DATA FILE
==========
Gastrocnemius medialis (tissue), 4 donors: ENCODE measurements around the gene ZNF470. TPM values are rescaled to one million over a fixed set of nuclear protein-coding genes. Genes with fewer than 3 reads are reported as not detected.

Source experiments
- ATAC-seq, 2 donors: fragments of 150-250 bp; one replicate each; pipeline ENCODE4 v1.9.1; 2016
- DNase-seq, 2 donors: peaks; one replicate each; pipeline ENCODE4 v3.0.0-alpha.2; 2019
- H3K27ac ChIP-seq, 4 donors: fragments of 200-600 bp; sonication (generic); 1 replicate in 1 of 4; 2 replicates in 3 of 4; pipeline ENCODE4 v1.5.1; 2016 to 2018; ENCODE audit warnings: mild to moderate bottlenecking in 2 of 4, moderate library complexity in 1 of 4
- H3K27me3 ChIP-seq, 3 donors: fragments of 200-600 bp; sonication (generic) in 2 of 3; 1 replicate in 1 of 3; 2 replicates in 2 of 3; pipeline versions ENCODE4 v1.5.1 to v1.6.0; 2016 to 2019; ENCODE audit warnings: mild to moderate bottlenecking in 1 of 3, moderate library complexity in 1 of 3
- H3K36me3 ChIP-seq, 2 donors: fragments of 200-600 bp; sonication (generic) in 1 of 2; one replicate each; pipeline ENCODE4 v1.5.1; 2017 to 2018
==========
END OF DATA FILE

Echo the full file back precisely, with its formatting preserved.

Gastrocnemius medialis (tissue), 4 donors: ENCODE measurements around the gene ZNF470. TPM values are rescaled to one million over a fixed set of nuclear protein-coding genes. Genes with fewer than 3 reads are reported as not detected.

Source experiments
- ATAC-seq, 2 donors: fragments of 150-250 bp; one replicate each; pipeline ENCODE4 v1.9.1; 2016
- DNase-seq, 2 donors: peaks; one replicate each; pipeline ENCODE4 v3.0.0-alpha.2; 2019
- H3K27ac ChIP-seq, 4 donors: fragments of 200-600 bp; sonication (generic); 1 replicate in 1 of 4; 2 replicates in 3 of 4; pipeline ENCODE4 v1.5.1; 2016 to 2018; ENCODE audit warnings: mild to moderate bottlenecking in 2 of 4, moderate library complexity in 1 of 4
- H3K27me3 ChIP-seq, 3 donors: fragments of 200-600 bp; sonication (generic) in 2 of 3; 1 replicate in 1 of 3; 2 replicates in 2 of 3; pipeline versions ENCODE4 v1.5.1 to v1.6.0; 2016 to 2019; ENCODE audit warnings: mild to moderate bottlenecking in 1 of 3, moderate library complexity in 1 of 3
- H3K36me3 ChIP-seq, 2 donors: fragments of 200-600 bp; sonication (generic) in 1 of 2; one replicate each; pipeline ENCODE4 v1.5.1; 2017 to 2018